The value of having an open mind and being empathetic. It has taught me to approach circumstances from a different perspective, to put myself in other people’s shoes, and help clients to the best of my ability. Being a receptionist means that I am the first person that clients interact with when they come through the door, so learning how to best help them at VBIS is my number one goal.

What is a fun fact about you?

I am a volleyball player (setter!) ! I am also working towards my Kinesiology degree to eventually become an Occupational Therapist!

Khara Morgan-Smith

Khara Morgan-Smith

Marketing Coordinator

I really respect and appreciate the work that VBIS does for brain injury survivor and their families! I loved the idea of…

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What drew you to working at VBIS?

I really respect and appreciate the work that VBIS does for brain injury survivors and their families! I loved the idea of joining an organization that offers amazing resources that truly help people.

What is the best part of working at VBIS?

Getting to meet new and amazing people with shared values, and learning about success stories resulting from our programs.

What is the most important thing you learned working at VBIS?

Community and teamwork are crucial to success!

What is a fun fact about you?

I really love horses!

Sarah McCabe

Sarah McCabe

Grant Writer

I have been involved with the brain injury community for more than 5 years in both research and outreach settings…

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What drew you to working at VBIS?

I have been involved with the brain injury community for more than 5 years in both research and outreach settings. After studying neuroscience in my Master’s degree and recently moving to Victoria, I was looking for a way to re-immerse myself within the community, which is when I came across VBIS. I was immediately enticed by the energy and sense of inclusion I felt as soon as I entered the building!

What is the best part of working at VBIS?

I really enjoy getting to know the clients and listening to each all of their stories. It is also so motivating to work with a team with a shared passion and a common goal.

What is the most important thing you learned working at VBIS?

Working with VBIS has revealed the power of advocacy and empathy. Even though ABI can be seen as an ‘invisible’ disability, it is so important to realize that it is all around us.

 What is a fun fact about you?

One time I hiked 50km in one day!

Jamie Morrison

Jamie Morrison

Researcher

I began volunteering as a receptionist at VBIS back in 2020. Having a close family member with a brain injury, and studying..

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What drew you to working at VBIS?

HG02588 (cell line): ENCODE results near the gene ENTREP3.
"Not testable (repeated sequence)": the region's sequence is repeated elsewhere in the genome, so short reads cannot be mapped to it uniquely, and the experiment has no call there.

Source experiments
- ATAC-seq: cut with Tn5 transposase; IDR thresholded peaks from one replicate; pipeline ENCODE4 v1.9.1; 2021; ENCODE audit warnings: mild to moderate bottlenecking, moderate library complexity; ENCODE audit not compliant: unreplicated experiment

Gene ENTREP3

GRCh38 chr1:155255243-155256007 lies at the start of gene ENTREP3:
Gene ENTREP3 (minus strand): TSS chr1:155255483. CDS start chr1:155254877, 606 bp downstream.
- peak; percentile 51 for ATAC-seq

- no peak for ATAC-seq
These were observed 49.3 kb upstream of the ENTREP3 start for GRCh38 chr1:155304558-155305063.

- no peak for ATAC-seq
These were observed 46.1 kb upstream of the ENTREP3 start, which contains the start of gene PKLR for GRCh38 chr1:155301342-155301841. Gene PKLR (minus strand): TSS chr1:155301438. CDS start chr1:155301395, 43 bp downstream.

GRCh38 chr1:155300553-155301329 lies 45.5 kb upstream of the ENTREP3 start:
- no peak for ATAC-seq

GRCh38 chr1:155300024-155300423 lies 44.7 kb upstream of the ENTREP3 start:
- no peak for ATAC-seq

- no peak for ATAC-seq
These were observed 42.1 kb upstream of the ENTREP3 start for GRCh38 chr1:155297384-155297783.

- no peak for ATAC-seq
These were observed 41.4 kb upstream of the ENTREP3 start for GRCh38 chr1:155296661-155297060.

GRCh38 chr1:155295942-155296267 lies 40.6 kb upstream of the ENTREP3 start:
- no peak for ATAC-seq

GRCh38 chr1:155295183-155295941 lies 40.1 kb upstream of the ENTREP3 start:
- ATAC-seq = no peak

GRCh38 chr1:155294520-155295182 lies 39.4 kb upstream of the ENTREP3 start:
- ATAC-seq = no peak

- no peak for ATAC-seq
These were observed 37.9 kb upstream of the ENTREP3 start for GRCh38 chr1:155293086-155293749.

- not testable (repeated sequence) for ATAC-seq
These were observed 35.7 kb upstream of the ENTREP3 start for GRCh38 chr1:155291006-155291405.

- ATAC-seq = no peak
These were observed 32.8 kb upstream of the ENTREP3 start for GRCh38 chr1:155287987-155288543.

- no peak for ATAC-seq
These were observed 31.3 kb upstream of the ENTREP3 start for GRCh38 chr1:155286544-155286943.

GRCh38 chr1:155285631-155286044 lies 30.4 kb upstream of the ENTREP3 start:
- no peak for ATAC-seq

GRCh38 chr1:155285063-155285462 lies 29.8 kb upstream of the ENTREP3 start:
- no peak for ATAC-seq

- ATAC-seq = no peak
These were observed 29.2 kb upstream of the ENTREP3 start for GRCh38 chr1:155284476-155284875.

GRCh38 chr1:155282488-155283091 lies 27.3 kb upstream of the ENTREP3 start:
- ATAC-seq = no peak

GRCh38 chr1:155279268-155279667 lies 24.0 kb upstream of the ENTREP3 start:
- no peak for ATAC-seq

I began volunteering as a receptionist at VBIS back in 2020. Having a close family member with a brain injury and studying neuroscience, I couldn’t pass up on the opportunity to get involved with an organization that does work so personally meaningful to me.

What is the best part of working at VBIS?

The people I’ve met! The wonderful clients, staff, researchers, and volunteers have all made a profound impact on my life. I continued to be inspired by the stories I learn from brain injury survivors every day.

What is the most important thing you learned working at VBIS?

How unique and diverse brain injury is. From listening to client’s stories, I have gained a deep understanding of the intersecting challenges brain injury survivors face in their lives. Learning this has not only taught me how inspiring and resilient individuals are but has also broadened my own perspectives.

What is a fun fact about you?

In my free time I love to read and be outside!

Carmen Eisenhauer

Carmen Eisenhauer

Music Therapist

Carmen is an Accredited Music Therapist who holds a Bachelor’s Degree from Capilano University…

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Carmen is an Accredited Music Therapist who holds a Bachelor’s Degree from Capilano University. Carmen has a wealth of experience in using music to work with populations that have cognitive impairments. She is also a highly experienced musician who has performed throughout Europe and is a skilled vocalist, guitar, and piano player.

Our Board of Directors

Natalie Benson

Natalie Benson

Chair

Invisible disabilities are highly stigmatized, particularly ones related to brain injury. We are all one unfortunate second away…

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What drew you to being on the Board of Directors at VBIS?

Invisible disabilities are highly stigmatized, particularly ones related to brain injury. We are all one unfortunate second away from needing the support VBIS gives, and as such, I am happy to assist in strengthening the organization’s position and resources.

What is your favourite part of being on the Board of Directors at VBIS?

My teammates are exceptional, the ED is exceptional, and watching the organization blossom is a privilege.

What is the most important thing you learned volunteering at VBIS?

I learn something new every month at VBIS, but looking back to when I first started, I was surprised at how much non-profit organizations rely on volunteers and was further surprised by the generosity of time and commitment our volunteers display.

What is a fun fact about you?